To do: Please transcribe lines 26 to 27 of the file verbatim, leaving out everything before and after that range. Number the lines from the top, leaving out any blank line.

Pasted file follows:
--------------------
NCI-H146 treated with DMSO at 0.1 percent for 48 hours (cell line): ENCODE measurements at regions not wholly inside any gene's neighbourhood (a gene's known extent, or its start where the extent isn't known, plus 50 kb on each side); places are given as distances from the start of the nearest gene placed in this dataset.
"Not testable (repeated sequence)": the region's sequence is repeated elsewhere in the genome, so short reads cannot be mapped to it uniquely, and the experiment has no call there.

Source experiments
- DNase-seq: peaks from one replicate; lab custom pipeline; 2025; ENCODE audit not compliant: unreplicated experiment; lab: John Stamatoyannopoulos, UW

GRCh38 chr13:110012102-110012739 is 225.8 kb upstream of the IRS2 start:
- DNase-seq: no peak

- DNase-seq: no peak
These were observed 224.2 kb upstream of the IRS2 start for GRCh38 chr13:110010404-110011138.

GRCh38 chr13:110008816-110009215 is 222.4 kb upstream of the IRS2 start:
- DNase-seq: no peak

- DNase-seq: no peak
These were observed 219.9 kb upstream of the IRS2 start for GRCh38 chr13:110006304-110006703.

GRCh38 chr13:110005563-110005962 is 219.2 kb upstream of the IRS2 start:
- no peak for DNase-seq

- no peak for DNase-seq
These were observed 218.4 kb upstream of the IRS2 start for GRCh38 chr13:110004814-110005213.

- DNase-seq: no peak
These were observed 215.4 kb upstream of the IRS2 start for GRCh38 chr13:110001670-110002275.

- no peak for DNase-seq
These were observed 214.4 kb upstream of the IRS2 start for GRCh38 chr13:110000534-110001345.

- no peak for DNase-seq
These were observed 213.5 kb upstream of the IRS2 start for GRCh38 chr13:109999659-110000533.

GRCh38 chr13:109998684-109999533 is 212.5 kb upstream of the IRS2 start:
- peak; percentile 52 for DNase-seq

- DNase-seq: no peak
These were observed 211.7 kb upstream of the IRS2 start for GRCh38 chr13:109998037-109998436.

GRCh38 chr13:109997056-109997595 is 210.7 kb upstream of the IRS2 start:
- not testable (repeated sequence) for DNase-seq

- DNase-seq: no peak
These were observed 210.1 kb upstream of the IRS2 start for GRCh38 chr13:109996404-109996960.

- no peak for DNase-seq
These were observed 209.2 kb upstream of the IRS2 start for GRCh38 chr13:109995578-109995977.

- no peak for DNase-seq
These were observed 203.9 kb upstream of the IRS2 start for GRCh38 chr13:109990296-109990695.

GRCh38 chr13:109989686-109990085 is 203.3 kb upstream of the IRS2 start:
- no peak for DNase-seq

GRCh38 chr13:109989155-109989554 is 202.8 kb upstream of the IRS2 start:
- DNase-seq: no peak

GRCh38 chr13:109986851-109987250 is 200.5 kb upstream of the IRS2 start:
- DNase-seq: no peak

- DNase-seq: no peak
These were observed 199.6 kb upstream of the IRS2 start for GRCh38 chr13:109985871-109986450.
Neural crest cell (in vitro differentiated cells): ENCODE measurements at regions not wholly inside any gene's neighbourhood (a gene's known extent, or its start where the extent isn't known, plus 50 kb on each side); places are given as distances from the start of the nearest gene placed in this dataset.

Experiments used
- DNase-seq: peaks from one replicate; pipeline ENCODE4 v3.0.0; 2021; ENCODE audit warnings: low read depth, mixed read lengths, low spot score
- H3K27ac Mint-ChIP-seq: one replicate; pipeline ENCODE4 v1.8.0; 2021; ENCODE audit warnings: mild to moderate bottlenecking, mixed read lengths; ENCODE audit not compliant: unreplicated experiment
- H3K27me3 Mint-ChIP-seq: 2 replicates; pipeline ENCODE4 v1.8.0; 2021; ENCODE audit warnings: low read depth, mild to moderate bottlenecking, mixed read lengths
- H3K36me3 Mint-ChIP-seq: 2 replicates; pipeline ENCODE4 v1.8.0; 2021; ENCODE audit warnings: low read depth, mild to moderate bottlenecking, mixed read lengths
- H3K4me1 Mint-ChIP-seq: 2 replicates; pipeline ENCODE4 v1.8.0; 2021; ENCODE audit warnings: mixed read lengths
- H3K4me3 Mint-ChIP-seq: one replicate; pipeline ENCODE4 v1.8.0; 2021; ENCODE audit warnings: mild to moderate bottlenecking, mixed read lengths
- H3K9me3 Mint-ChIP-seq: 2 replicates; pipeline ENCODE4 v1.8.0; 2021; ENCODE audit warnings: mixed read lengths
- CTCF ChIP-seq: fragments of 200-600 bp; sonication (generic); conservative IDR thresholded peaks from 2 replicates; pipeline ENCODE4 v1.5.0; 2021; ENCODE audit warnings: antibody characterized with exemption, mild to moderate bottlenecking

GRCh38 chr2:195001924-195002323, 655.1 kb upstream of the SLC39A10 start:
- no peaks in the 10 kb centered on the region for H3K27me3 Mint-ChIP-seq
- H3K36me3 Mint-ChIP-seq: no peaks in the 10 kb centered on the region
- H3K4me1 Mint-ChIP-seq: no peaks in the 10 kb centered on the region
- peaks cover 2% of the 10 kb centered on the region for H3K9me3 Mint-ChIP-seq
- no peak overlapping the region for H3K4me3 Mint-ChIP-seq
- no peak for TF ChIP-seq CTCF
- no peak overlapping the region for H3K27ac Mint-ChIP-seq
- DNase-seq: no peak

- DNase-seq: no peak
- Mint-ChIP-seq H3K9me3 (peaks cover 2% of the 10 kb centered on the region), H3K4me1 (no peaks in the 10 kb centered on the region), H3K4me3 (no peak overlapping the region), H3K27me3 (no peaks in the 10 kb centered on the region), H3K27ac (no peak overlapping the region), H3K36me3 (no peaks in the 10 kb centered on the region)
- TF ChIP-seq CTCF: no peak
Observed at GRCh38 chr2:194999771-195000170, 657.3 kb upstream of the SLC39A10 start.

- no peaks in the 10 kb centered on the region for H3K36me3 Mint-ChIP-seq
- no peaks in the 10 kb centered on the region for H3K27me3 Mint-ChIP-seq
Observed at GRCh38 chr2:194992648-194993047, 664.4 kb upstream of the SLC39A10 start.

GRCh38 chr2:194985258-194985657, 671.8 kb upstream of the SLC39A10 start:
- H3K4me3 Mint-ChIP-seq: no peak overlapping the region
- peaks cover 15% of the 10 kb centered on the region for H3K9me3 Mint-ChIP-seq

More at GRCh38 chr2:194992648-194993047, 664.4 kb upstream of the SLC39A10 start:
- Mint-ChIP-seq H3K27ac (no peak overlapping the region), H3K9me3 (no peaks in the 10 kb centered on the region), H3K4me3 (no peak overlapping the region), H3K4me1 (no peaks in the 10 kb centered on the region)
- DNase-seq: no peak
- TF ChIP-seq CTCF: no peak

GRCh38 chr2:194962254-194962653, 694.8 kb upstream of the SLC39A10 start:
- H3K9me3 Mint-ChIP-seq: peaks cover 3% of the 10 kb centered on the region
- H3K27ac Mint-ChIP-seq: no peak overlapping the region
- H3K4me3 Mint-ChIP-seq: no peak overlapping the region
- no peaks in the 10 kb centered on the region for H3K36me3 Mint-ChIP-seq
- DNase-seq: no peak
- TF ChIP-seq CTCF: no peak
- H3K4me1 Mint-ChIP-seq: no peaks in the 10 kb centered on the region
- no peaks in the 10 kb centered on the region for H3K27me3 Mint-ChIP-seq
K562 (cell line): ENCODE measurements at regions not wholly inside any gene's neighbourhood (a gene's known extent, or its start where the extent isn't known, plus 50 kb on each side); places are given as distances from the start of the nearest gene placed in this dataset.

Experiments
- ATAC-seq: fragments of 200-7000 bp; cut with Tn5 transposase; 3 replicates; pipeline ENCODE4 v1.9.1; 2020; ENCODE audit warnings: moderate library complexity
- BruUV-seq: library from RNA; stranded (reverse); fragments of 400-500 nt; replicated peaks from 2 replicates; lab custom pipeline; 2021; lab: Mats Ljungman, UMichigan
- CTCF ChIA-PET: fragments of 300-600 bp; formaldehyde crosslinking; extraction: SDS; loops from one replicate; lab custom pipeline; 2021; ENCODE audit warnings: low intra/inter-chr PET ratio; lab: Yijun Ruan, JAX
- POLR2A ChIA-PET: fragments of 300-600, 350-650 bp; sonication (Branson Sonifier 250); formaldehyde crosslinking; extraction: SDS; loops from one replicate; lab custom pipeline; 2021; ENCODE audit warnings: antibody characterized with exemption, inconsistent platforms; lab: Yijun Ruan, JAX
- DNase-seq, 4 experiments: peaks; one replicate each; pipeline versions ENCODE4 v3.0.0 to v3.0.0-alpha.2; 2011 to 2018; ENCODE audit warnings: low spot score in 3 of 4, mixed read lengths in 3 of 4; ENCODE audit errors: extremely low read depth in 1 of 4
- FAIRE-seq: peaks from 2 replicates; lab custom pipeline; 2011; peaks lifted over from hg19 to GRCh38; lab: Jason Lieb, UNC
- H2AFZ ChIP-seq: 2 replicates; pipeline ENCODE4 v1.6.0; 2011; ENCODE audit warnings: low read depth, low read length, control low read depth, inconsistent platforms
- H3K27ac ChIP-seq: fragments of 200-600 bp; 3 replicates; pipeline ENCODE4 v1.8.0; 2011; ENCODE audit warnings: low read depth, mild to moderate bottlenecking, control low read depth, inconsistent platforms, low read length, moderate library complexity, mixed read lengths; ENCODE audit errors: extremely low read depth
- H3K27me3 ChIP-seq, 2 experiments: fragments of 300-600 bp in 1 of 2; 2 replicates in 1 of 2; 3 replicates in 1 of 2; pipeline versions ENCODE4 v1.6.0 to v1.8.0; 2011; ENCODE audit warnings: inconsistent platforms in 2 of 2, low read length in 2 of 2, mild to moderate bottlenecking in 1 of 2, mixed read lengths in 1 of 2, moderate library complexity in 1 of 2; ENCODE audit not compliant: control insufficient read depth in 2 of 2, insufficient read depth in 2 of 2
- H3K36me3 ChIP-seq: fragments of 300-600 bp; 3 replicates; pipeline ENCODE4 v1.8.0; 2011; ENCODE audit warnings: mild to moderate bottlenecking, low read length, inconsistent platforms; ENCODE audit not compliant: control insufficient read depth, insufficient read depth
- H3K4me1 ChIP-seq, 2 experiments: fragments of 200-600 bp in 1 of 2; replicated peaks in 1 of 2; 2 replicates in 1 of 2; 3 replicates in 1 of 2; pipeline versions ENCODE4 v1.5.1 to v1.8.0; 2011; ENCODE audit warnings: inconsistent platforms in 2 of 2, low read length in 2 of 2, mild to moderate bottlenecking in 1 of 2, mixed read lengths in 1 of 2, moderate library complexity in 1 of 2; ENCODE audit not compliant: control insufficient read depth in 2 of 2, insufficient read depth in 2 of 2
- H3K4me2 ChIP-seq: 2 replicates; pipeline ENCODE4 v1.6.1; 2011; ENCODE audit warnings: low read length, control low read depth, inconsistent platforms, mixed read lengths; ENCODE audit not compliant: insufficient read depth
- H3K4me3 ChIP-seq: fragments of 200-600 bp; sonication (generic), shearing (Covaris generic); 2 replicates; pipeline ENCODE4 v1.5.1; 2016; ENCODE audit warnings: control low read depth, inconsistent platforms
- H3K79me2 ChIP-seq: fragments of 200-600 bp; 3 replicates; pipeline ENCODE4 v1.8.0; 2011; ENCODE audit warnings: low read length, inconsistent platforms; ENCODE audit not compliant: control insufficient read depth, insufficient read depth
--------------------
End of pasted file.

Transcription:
These were observed 211.7 kb upstream of the IRS2 start for GRCh38 chr13:109998037-109998436.

GRCh38 chr13:109997056-109997595 is 210.7 kb upstream of the IRS2 start: